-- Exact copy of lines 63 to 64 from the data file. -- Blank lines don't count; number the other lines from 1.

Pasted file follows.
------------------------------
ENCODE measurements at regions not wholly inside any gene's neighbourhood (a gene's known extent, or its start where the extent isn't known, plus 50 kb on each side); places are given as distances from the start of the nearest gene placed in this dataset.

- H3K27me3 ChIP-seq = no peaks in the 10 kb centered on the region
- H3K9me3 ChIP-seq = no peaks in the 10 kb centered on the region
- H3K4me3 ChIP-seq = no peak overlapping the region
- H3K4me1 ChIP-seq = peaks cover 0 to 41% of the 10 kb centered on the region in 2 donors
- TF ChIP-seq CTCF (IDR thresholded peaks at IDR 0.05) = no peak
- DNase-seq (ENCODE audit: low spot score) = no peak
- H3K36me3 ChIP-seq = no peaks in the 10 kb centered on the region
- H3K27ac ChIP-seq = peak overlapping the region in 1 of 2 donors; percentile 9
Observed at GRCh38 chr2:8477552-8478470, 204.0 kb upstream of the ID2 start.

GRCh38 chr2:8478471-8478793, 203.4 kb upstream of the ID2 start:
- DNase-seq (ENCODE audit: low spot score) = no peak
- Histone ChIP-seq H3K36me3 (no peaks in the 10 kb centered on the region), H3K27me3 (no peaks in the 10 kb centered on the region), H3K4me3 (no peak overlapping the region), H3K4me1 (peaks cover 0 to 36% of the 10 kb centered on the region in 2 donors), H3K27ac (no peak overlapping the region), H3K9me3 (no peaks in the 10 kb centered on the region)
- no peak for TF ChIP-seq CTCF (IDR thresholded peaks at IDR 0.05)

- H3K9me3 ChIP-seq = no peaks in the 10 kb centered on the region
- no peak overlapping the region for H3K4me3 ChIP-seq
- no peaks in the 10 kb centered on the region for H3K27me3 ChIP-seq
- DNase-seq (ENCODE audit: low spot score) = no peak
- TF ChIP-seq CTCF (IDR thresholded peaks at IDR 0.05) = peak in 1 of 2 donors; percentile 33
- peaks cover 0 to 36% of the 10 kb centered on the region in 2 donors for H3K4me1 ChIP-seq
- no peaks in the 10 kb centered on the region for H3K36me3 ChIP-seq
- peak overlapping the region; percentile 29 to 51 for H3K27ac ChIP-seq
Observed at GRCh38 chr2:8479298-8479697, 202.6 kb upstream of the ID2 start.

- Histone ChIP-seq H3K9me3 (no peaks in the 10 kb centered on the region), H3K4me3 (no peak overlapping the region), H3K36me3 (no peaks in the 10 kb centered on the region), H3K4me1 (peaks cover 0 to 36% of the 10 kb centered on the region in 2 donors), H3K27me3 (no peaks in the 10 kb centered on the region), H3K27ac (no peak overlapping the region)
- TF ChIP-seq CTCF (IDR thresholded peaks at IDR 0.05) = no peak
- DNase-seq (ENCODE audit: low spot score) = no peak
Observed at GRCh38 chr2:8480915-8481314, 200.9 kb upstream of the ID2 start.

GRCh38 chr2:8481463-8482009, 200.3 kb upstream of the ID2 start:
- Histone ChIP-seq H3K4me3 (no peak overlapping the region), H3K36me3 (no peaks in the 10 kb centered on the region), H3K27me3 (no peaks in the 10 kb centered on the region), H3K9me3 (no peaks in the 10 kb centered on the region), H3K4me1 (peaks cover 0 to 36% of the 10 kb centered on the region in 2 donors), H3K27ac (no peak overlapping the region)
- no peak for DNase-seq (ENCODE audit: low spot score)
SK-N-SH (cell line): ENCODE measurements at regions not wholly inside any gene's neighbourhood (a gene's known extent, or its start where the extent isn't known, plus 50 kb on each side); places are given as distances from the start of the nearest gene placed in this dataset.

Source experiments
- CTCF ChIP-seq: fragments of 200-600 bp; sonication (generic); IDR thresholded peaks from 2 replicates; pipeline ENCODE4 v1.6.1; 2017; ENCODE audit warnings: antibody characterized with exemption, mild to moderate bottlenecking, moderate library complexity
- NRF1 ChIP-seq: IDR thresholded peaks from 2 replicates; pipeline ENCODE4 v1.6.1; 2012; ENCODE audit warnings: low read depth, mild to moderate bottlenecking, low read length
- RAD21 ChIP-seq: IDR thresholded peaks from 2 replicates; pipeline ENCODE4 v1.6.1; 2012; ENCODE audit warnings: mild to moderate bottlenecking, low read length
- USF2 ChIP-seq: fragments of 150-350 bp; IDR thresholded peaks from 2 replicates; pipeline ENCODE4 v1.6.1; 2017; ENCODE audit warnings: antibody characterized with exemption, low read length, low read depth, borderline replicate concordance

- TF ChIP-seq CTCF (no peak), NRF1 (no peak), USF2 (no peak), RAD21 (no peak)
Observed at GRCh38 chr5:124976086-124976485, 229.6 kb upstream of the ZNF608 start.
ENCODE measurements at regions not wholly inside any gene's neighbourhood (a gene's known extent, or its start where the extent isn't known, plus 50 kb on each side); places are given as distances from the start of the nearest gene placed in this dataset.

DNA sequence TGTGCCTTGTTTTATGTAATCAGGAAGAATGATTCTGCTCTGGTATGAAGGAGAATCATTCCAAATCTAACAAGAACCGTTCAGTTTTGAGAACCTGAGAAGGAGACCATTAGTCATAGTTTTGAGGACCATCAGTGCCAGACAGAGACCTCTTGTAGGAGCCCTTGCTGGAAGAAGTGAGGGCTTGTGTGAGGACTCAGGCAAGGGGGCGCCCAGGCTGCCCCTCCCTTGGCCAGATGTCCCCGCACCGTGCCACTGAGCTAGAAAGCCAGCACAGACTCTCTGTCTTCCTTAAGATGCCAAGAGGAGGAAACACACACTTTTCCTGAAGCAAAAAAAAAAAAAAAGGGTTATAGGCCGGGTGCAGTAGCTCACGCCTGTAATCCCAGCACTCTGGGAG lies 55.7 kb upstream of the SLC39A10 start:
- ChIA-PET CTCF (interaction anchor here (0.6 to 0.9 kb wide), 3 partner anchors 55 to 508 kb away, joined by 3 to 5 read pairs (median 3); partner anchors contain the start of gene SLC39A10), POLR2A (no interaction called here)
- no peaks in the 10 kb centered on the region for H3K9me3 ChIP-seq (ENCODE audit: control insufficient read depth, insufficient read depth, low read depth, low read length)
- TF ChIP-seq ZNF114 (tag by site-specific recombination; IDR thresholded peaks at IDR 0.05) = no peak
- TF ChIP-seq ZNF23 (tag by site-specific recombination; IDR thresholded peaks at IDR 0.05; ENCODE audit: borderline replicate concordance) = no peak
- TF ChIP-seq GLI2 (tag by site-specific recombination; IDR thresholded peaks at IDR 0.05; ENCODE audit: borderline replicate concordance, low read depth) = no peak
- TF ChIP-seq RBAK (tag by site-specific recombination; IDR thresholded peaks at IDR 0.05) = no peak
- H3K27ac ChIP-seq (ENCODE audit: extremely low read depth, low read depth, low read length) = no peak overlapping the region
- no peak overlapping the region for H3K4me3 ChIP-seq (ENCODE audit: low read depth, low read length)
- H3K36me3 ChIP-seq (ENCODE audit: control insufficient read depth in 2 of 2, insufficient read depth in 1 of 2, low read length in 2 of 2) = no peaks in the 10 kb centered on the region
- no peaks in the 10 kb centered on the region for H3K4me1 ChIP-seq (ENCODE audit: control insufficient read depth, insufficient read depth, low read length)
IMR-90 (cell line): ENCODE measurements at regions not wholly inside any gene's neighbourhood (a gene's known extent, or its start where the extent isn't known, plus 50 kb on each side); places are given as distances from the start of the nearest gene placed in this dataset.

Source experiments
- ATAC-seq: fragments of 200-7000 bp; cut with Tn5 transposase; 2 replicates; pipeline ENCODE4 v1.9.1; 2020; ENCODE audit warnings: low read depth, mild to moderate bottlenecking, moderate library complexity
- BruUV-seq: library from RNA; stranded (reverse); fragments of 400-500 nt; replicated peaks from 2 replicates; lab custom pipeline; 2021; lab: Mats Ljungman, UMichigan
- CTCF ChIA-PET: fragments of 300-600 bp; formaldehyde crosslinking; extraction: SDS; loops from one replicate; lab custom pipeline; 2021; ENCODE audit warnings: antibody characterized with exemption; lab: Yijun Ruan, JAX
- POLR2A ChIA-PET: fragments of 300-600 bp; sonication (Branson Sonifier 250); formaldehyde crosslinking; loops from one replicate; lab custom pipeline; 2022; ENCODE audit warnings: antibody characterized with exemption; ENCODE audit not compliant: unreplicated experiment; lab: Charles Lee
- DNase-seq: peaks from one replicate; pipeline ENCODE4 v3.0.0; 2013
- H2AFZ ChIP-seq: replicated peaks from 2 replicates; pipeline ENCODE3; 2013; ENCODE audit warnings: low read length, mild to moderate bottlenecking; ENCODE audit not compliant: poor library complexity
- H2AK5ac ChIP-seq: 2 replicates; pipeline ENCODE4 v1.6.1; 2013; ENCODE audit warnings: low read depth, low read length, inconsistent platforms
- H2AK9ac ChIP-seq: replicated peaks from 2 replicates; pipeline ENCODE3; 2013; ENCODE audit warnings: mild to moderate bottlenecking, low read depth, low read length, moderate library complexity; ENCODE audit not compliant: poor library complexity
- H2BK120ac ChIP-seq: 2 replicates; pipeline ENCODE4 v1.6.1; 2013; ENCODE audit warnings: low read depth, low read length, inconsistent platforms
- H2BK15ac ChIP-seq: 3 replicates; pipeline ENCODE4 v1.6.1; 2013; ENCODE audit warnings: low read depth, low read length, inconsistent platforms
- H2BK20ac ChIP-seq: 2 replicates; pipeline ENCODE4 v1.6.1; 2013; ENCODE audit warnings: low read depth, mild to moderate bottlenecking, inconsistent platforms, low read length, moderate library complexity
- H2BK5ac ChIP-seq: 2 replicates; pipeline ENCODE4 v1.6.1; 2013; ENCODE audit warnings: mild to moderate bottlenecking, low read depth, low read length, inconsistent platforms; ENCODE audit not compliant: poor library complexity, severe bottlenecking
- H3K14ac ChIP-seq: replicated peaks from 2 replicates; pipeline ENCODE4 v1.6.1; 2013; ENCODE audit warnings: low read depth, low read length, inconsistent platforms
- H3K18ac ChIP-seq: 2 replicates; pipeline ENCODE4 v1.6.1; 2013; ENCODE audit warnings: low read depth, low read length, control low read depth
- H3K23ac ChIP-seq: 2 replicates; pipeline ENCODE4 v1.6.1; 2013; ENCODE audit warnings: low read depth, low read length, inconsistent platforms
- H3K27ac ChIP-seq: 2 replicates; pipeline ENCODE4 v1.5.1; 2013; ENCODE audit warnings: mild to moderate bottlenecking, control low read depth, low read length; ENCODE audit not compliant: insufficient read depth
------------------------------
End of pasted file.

- H2BK20ac ChIP-seq: 2 replicates; pipeline ENCODE4 v1.6.1; 2013; ENCODE audit warnings: low read depth, mild to moderate bottlenecking, inconsistent platforms, low read length, moderate library complexity
- H2BK5ac ChIP-seq: 2 replicates; pipeline ENCODE4 v1.6.1; 2013; ENCODE audit warnings: mild to moderate bottlenecking, low read depth, low read length, inconsistent platforms; ENCODE audit not compliant: poor library complexity, severe bottlenecking